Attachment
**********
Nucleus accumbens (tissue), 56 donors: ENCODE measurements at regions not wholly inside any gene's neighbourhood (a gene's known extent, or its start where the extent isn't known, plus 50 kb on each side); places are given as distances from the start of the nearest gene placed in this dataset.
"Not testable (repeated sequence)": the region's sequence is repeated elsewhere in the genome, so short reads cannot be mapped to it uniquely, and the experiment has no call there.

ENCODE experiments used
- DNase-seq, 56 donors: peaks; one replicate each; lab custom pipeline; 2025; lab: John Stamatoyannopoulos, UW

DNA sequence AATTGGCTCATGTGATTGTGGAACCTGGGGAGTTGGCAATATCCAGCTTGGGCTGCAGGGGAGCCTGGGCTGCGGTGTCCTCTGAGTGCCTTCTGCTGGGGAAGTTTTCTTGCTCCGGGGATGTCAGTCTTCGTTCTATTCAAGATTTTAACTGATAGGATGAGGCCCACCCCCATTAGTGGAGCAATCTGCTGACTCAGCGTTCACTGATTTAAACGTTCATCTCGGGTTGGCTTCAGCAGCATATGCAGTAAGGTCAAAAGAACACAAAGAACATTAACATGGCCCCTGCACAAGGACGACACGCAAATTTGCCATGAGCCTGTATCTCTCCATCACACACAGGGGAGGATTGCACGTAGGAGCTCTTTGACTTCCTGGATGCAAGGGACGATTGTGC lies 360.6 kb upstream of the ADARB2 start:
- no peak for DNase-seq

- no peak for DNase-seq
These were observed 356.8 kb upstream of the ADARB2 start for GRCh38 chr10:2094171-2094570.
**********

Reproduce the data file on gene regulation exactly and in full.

Nucleus accumbens (tissue), 56 donors: ENCODE measurements at regions not wholly inside any gene's neighbourhood (a gene's known extent, or its start where the extent isn't known, plus 50 kb on each side); places are given as distances from the start of the nearest gene placed in this dataset.
"Not testable (repeated sequence)": the region's sequence is repeated elsewhere in the genome, so short reads cannot be mapped to it uniquely, and the experiment has no call there.

ENCODE experiments used
- DNase-seq, 56 donors: peaks; one replicate each; lab custom pipeline; 2025; lab: John Stamatoyannopoulos, UW

DNA sequence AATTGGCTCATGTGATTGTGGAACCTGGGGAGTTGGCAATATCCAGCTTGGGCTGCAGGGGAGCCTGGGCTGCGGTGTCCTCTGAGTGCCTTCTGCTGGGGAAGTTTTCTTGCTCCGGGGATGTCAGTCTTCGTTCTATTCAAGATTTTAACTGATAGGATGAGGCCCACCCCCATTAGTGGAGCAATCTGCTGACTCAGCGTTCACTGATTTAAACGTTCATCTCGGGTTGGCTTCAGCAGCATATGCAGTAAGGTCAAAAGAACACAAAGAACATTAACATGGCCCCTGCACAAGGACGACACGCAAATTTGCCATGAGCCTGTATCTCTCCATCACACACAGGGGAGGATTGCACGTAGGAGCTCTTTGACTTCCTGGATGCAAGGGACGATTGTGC lies 360.6 kb upstream of the ADARB2 start:
- no peak for DNase-seq

- no peak for DNase-seq
These were observed 356.8 kb upstream of the ADARB2 start for GRCh38 chr10:2094171-2094570.